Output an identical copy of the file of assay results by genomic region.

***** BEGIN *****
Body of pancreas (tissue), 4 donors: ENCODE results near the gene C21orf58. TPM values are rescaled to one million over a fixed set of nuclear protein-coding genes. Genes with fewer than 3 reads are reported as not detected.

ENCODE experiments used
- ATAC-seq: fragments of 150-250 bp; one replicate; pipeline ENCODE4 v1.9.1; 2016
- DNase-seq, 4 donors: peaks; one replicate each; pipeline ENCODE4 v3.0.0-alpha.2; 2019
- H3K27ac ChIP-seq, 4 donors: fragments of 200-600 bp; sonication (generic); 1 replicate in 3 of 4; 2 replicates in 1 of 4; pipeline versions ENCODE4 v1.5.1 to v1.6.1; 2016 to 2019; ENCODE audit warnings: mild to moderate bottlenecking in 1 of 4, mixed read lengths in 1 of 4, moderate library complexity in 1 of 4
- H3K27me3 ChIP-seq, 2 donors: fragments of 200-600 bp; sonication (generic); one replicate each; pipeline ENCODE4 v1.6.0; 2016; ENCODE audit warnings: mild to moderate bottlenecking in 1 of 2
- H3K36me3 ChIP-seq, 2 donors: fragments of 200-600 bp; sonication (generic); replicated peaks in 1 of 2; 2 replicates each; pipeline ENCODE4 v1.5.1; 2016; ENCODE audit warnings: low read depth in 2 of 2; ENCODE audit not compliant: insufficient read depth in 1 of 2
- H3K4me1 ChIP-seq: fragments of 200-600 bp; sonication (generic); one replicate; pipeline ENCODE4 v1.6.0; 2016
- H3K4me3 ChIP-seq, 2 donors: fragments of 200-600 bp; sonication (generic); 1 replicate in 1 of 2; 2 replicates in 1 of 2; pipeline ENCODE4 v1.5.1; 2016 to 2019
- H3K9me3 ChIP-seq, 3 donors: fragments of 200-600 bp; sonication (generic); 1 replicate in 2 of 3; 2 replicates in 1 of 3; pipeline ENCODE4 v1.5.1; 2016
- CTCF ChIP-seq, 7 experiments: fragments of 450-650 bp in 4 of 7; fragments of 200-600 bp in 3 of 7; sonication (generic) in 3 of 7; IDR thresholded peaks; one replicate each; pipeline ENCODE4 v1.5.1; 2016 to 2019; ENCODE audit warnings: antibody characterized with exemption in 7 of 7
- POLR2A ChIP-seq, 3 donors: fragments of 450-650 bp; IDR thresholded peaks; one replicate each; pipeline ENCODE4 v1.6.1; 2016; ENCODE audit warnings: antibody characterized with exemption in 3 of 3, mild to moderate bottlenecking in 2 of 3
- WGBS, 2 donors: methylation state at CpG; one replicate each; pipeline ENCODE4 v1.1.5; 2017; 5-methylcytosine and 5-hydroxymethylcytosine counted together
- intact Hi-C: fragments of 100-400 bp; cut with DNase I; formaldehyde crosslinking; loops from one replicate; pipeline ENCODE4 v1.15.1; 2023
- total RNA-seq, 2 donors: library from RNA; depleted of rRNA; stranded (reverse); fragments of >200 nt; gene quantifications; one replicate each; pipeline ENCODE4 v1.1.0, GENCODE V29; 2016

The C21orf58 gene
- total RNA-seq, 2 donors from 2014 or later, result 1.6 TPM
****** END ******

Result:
Body of pancreas (tissue), 4 donors: ENCODE results near the gene C21orf58. TPM values are rescaled to one million over a fixed set of nuclear protein-coding genes. Genes with fewer than 3 reads are reported as not detected.

ENCODE experiments used
- ATAC-seq: fragments of 150-250 bp; one replicate; pipeline ENCODE4 v1.9.1; 2016
- DNase-seq, 4 donors: peaks; one replicate each; pipeline ENCODE4 v3.0.0-alpha.2; 2019
- H3K27ac ChIP-seq, 4 donors: fragments of 200-600 bp; sonication (generic); 1 replicate in 3 of 4; 2 replicates in 1 of 4; pipeline versions ENCODE4 v1.5.1 to v1.6.1; 2016 to 2019; ENCODE audit warnings: mild to moderate bottlenecking in 1 of 4, mixed read lengths in 1 of 4, moderate library complexity in 1 of 4
- H3K27me3 ChIP-seq, 2 donors: fragments of 200-600 bp; sonication (generic); one replicate each; pipeline ENCODE4 v1.6.0; 2016; ENCODE audit warnings: mild to moderate bottlenecking in 1 of 2
- H3K36me3 ChIP-seq, 2 donors: fragments of 200-600 bp; sonication (generic); replicated peaks in 1 of 2; 2 replicates each; pipeline ENCODE4 v1.5.1; 2016; ENCODE audit warnings: low read depth in 2 of 2; ENCODE audit not compliant: insufficient read depth in 1 of 2
- H3K4me1 ChIP-seq: fragments of 200-600 bp; sonication (generic); one replicate; pipeline ENCODE4 v1.6.0; 2016
- H3K4me3 ChIP-seq, 2 donors: fragments of 200-600 bp; sonication (generic); 1 replicate in 1 of 2; 2 replicates in 1 of 2; pipeline ENCODE4 v1.5.1; 2016 to 2019
- H3K9me3 ChIP-seq, 3 donors: fragments of 200-600 bp; sonication (generic); 1 replicate in 2 of 3; 2 replicates in 1 of 3; pipeline ENCODE4 v1.5.1; 2016
- CTCF ChIP-seq, 7 experiments: fragments of 450-650 bp in 4 of 7; fragments of 200-600 bp in 3 of 7; sonication (generic) in 3 of 7; IDR thresholded peaks; one replicate each; pipeline ENCODE4 v1.5.1; 2016 to 2019; ENCODE audit warnings: antibody characterized with exemption in 7 of 7
- POLR2A ChIP-seq, 3 donors: fragments of 450-650 bp; IDR thresholded peaks; one replicate each; pipeline ENCODE4 v1.6.1; 2016; ENCODE audit warnings: antibody characterized with exemption in 3 of 3, mild to moderate bottlenecking in 2 of 3
- WGBS, 2 donors: methylation state at CpG; one replicate each; pipeline ENCODE4 v1.1.5; 2017; 5-methylcytosine and 5-hydroxymethylcytosine counted together
- intact Hi-C: fragments of 100-400 bp; cut with DNase I; formaldehyde crosslinking; loops from one replicate; pipeline ENCODE4 v1.15.1; 2023
- total RNA-seq, 2 donors: library from RNA; depleted of rRNA; stranded (reverse); fragments of >200 nt; gene quantifications; one replicate each; pipeline ENCODE4 v1.1.0, GENCODE V29; 2016

The C21orf58 gene
- total RNA-seq, 2 donors from 2014 or later, result 1.6 TPM